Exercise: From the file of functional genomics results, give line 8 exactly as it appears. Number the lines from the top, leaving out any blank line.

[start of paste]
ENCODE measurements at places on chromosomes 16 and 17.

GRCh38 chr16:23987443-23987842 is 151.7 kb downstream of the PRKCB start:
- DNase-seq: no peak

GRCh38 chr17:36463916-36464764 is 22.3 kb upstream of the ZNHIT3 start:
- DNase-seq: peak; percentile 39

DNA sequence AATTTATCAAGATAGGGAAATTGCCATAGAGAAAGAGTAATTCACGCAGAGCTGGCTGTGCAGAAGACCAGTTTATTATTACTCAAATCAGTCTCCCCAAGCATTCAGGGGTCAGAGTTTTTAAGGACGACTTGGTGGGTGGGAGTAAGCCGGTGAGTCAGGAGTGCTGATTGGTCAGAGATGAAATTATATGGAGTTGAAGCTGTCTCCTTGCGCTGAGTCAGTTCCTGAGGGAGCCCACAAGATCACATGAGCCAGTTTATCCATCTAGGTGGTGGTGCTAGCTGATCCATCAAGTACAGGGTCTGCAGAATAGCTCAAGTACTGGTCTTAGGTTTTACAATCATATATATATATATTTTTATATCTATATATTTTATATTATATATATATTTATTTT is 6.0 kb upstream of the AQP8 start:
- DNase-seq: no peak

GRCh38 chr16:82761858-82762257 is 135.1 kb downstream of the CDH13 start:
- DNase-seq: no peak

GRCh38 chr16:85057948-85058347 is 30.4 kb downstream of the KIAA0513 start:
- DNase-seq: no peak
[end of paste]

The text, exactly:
GRCh38 chr16:82761858-82762257 is 135.1 kb downstream of the CDH13 start: